Dr. Floyd Moreland’s love affair with the carousel at Casino Pier in Seaside Heights began in the 1940s with childhood summers riding the hand-carved, wooden horses. Twenty years later, the Passaic native took a job managing the ride and faithfully returned each summer, even though it meant a cross-country trek from graduate school at UC Berkeley.

By the 1980s, vintage carousel horses were being auctioned for $60,000 to $120,000 each. When Moreland heard that the owners of the Casino Pier carousel were thinking of selling it, he wrote to them. “They were like my second family,” he says. The owners gave him permission to restore the dilapidated carousel. By then a professor of classics at City University of New York, Moreland began driving to Seaside each weekend in the winter to restore the carousel himself. Occasionally, he towed students along for lectures. Media attention eventually persuaded the owners to save the much beloved ride.

Now retired, Moreland runs a gift shop across from the renamed Dr. Floyd Moreland Carousel. He never tires of the spirited jangle of the carousel’s organ, which operates like a player piano. “Most carousels no longer use them, but I have hundreds of rolls for ours,” he says. “I even buy them on eBay.” He also has carousel organ music on CD, so the jaunty melodies keep him company as he drives home. Other notable go-rounds include the English-built carousel at Six Flags that rotates clockwise (makes sense—the Brits drive on the left) and Ocean City’s 1926 Wonderland Pier carousel, which maintains the 1800s brass-ring tradition. —A. V. Neglia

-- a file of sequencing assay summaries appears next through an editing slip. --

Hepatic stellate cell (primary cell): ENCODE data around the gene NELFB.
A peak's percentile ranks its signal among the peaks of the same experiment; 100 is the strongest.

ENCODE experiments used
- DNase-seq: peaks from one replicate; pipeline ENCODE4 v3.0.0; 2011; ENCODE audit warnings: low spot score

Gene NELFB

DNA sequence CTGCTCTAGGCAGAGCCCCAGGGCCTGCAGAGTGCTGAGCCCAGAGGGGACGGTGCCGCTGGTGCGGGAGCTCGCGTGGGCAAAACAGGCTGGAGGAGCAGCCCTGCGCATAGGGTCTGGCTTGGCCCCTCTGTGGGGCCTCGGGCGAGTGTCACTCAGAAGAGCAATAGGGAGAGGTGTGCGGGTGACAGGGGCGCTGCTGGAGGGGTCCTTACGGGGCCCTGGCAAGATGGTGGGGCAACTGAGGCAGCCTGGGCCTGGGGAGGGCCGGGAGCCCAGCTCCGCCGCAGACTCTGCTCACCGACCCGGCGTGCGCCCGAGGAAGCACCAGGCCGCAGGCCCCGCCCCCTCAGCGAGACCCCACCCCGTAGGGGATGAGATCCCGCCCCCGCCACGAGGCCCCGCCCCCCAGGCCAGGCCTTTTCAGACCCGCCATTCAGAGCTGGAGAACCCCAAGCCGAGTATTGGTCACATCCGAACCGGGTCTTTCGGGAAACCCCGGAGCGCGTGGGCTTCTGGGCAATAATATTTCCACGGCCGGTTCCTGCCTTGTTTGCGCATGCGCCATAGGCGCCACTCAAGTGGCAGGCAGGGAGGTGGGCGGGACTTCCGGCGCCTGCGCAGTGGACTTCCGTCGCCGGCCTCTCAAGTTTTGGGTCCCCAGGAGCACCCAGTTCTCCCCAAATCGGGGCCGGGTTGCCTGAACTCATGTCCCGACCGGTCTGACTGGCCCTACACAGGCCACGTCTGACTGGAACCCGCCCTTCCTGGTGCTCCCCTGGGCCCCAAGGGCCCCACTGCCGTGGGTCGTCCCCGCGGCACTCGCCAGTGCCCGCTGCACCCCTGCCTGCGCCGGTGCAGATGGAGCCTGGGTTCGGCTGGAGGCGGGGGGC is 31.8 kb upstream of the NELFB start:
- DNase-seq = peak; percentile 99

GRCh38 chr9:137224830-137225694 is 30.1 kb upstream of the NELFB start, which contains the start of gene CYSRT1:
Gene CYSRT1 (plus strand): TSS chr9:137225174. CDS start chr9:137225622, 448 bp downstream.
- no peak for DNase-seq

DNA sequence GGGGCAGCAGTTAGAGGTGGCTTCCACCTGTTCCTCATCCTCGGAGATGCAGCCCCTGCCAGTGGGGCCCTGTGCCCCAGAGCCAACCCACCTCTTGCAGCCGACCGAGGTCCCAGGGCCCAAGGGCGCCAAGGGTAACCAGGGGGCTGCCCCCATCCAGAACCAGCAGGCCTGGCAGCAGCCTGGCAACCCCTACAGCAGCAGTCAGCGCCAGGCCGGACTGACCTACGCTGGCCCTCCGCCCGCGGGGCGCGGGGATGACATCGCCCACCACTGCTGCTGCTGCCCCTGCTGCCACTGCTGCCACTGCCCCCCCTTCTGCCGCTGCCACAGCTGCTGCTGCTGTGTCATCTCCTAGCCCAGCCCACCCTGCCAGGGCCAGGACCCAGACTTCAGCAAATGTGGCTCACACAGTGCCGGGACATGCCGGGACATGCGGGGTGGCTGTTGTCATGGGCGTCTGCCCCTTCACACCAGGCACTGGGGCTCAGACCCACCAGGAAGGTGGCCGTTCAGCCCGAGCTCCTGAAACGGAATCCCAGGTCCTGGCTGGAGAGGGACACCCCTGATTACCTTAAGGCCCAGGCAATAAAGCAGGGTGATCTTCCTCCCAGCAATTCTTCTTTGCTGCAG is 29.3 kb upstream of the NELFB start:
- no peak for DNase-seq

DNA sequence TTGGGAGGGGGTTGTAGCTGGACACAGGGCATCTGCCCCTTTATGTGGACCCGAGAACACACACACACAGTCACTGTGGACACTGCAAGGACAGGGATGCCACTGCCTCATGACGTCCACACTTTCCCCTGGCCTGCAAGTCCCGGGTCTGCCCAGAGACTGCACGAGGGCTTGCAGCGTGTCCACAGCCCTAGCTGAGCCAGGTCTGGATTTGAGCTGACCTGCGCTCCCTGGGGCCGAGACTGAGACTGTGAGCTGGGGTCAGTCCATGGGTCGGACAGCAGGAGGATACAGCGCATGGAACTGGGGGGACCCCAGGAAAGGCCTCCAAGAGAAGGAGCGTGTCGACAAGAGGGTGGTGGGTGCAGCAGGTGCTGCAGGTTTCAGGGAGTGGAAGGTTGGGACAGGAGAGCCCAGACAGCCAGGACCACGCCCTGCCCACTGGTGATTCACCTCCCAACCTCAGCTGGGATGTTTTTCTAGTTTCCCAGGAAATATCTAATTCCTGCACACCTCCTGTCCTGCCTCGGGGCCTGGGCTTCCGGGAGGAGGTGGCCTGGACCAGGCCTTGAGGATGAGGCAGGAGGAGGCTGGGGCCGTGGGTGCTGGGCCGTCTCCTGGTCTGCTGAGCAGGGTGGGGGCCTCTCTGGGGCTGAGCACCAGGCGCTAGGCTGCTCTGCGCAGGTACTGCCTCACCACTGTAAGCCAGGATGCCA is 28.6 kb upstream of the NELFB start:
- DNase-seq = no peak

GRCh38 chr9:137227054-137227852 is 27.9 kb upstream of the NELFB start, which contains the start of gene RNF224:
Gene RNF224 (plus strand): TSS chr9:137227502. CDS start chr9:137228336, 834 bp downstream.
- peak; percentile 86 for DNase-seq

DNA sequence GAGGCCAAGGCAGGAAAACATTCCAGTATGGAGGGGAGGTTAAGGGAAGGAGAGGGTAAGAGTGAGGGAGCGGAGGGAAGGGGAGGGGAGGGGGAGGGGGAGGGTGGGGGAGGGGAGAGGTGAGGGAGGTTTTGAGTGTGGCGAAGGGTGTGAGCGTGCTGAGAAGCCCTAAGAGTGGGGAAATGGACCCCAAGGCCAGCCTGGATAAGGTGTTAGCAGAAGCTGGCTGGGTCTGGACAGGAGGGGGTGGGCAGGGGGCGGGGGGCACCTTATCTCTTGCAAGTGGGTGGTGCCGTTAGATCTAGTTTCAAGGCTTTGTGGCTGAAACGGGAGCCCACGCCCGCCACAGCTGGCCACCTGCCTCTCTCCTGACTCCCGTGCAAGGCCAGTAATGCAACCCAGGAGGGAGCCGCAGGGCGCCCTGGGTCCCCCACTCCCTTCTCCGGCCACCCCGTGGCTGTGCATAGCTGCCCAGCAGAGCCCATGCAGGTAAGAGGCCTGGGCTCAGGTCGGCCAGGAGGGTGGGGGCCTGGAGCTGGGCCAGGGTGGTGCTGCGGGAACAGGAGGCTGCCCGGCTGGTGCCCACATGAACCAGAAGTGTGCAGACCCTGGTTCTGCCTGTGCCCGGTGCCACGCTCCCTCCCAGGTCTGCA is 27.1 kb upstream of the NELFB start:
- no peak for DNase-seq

Christmas in July
Holiday ornaments are never out of season at Winterwood, which stays open all year. Its Wildwood and Cape May locations may be better known, but the best of its stores is tucked away at 3137 Route 9 South in Rio Grande. The shop was once a house, so you walk from room to room, passing Yankee candles and beachy décor along the way. 609-465-3641,—JAM

Clam Trail
Teach your littlenecks about the ecosystem by taking them on the Clam Trail, an interactive treasure hunt. Download the map at, then track down the six or more 5.5-foot-high fiberglass clams, elaborately painted by local artists, that have been placed throughout Ocean County. Each mega-clam has an educational “clam fact” printed on the back. The clues help kids learn what they can do to help the real clams do their job of filtering impurities out of the water—in this case, Barnegat Bay.